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PostPosted: Fri Apr 11, 2008 3:17 am 

Joined: Thu Apr 10, 2008 12:18 pm
Posts: 2
Location: Milwaukee, WI
I'm a grad student at the University of Wisconsin-Milwaukee in Art
History and Museum Studies. I've been doing research on an artifact in
the Milwaukee Public Museums's collection. Its a sash with twisted
fringe that I think may be from Northern Luzon and not Moro as it is
cataloged. It came to the museum via the Louisiana Expo in 1905. It was
donated to the Exposition by a petty diplomat stationed in the
Philippines. The catalong lists 'Cottabo' which doesn't pop up as
anything there. I'm thinking it may have been a mispelling of Cotobato.
I'm interested in many things.

What is the name of this twisted fringe? I came across it early on
in my research but at the time I was interested mainly in Moro textiles
and the name comes from Northern Luzon. At the same time I read that
weaving from those areas were made with flaws in the pattern to let the
spirits in and out. Is this true and what region is that related to?

Brief description:
Cotton sash, warp-faced, plain weave with supplementary weft designs.
The designs are all over the place in motif that I've been able to locate
with designs from Northern Luzon, Moro and Kachin origin. Also, twisted
fringe. Colors are royal blue background with red, yellow and a bit of
green in the supplementary weft pattern. Items is 36 cm wide by
205 cm long with an additional 17 cm (about) on each side of fringe.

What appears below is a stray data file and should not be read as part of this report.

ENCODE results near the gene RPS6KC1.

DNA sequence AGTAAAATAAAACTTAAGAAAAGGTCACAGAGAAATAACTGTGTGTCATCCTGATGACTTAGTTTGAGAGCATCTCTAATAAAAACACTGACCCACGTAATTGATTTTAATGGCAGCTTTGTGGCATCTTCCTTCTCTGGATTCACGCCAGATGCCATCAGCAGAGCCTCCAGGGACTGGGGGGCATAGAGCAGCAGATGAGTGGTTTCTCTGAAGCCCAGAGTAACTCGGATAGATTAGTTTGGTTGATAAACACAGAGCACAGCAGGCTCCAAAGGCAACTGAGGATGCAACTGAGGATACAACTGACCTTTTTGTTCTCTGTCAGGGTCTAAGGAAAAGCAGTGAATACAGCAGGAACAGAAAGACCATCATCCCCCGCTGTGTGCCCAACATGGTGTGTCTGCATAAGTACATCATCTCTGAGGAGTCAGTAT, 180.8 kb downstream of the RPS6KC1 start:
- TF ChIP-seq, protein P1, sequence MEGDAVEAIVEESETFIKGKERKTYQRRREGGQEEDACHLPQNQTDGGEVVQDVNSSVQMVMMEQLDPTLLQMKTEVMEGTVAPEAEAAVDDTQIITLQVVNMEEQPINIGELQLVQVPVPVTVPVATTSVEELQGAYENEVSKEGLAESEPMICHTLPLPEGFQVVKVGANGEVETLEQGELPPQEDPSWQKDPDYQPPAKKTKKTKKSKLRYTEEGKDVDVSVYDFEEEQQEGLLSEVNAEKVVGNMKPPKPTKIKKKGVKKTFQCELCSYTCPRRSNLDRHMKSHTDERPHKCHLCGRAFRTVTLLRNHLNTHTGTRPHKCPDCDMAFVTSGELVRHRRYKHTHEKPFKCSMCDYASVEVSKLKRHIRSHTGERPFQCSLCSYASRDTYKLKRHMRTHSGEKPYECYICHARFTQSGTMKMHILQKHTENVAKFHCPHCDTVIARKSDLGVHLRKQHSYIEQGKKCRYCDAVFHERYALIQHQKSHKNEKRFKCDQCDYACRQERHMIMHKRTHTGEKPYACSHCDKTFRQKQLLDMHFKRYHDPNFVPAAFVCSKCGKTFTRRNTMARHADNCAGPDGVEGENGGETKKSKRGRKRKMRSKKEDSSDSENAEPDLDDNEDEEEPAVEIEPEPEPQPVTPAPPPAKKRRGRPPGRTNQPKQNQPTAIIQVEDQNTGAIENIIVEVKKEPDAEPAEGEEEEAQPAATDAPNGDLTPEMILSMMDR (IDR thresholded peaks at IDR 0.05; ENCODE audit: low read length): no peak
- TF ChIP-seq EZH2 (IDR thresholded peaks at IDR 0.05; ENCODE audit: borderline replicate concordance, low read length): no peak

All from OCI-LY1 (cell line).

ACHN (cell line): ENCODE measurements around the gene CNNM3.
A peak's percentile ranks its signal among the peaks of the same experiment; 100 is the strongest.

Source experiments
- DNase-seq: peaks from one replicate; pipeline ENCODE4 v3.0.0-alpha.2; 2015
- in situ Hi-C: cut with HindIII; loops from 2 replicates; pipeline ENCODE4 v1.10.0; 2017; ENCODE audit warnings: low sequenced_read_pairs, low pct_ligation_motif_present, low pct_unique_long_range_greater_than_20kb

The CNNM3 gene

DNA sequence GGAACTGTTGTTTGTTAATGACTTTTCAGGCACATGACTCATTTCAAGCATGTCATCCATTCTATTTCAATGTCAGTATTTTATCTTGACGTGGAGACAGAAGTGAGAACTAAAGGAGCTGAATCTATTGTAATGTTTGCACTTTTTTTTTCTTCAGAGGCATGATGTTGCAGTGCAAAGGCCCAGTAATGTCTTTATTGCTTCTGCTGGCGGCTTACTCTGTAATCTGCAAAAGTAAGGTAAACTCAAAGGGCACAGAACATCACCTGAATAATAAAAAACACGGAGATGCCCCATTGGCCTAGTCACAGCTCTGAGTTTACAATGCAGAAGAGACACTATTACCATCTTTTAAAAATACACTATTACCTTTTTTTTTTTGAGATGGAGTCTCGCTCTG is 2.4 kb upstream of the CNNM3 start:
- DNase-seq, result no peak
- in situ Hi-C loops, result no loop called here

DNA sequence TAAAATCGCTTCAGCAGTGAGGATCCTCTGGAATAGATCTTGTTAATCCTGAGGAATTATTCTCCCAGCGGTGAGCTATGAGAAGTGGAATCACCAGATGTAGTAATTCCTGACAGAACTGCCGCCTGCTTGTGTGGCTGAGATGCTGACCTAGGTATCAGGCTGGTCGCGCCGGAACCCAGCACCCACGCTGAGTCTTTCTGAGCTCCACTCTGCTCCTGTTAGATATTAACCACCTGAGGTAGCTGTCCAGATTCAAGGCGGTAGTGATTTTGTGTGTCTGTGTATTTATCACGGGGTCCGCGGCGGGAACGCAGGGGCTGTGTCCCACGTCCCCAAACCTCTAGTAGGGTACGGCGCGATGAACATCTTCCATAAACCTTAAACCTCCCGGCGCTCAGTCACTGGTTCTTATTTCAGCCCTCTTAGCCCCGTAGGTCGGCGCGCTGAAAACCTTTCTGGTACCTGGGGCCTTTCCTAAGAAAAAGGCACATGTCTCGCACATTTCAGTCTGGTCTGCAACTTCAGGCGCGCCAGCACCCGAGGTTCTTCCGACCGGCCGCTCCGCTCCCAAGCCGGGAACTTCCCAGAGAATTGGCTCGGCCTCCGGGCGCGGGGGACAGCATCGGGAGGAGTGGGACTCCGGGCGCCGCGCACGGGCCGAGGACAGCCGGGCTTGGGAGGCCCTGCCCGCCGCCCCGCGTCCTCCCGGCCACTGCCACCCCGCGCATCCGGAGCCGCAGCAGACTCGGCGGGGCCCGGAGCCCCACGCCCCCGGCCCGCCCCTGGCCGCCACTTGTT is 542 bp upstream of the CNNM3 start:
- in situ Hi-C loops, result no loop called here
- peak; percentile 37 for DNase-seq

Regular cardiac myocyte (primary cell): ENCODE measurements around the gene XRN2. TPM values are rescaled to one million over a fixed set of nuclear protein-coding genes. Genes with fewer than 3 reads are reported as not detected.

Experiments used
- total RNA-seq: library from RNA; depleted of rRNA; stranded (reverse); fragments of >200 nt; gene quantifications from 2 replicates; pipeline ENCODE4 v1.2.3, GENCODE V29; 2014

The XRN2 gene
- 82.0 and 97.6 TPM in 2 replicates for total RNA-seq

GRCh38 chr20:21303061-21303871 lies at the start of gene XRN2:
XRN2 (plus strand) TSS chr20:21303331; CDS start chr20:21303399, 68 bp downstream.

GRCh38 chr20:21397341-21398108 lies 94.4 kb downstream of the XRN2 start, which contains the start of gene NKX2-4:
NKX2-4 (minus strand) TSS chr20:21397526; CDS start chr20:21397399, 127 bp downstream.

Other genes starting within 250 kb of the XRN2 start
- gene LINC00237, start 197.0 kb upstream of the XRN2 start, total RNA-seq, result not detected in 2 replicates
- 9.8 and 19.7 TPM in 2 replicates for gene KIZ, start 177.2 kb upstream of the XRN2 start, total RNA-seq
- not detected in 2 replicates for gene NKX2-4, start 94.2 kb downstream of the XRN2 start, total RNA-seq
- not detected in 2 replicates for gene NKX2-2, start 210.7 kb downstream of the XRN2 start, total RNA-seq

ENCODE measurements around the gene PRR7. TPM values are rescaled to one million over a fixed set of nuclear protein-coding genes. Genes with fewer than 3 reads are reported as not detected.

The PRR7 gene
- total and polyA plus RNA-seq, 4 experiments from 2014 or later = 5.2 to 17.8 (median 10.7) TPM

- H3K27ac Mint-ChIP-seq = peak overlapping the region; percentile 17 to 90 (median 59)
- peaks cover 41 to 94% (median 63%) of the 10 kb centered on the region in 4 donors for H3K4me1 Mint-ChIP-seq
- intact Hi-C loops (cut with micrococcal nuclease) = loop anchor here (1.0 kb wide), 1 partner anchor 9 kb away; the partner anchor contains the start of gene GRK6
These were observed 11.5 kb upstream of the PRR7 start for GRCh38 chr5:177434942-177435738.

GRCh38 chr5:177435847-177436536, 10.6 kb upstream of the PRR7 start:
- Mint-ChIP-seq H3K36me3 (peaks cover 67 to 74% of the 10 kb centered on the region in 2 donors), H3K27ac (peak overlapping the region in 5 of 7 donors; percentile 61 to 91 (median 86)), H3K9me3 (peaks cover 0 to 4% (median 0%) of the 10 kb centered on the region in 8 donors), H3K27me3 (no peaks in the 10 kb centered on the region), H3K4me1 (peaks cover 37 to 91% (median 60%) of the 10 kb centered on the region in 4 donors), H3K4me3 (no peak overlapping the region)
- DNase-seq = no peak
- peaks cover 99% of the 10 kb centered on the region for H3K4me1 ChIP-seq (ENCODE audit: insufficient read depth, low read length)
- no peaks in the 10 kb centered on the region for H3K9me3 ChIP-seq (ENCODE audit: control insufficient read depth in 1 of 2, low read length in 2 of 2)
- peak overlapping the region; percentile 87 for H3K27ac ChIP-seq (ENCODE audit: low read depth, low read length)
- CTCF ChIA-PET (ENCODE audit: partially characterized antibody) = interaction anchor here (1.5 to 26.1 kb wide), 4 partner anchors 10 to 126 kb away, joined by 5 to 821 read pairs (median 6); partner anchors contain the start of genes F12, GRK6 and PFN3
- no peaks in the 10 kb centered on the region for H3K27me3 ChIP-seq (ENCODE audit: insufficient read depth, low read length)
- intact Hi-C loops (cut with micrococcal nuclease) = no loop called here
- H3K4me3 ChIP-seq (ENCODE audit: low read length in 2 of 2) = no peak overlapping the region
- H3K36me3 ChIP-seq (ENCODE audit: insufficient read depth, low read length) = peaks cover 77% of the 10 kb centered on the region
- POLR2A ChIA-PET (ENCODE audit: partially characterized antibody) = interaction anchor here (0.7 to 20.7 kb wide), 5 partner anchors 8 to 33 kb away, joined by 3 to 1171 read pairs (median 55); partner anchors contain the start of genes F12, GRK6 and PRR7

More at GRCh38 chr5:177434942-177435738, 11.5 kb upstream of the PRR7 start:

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 Post subject:
PostPosted: Fri Apr 11, 2008 10:14 am 
Site Admin

Joined: Sun Jun 29, 2003 1:42 pm
Posts: 2000
Location: Canterbury, UK

Welcome to the forum! You have set us quite a challenge and I don't know if we are going to be able to come through for you as forum watchers who have 'come out' i.e. joined as members rather than remaining as 'lurkers', have not expressed a strong expertise in Filipino textiles. However, if you have patience, we may make some progress as the search engines deliver new experts and enthusiasts to the forum. I have been pleasantly surprised in the past at what we have managed to identify.

I am interested but very much an amateur in relation to Filipino textiles. I have consulted my restricted library of reference books. My sense from colour and design is that is is a North Luzon textile as you have suggested. On pages 152 and 156 of 'Sinaunang Habi: Philippine Ancestral Weave' by Marian Pastor-Roces ISBN 971-8792-00-7 are loincloths from Kalinga-Apayao, South Kalinga and Maligcong, Bontoc respectively (both North Luzon) have echoes of the textile that you show. However, 'echoes' are probably as firm as I would go. I don't know if you have seen 'The last Filipino Head Hunters' by David Howard ISBN 0-86719-507-X which has stunning photos of mainly elderly Kalinga, Ifugao and Bontoc especially showing their tattoos. There are a few textiles and again echoes of the one you show as there are echoes in the tattoos. Eric Anderson's article on North Luzon textiles ... xtiles.htm also shows textiles with a similar 'feel'.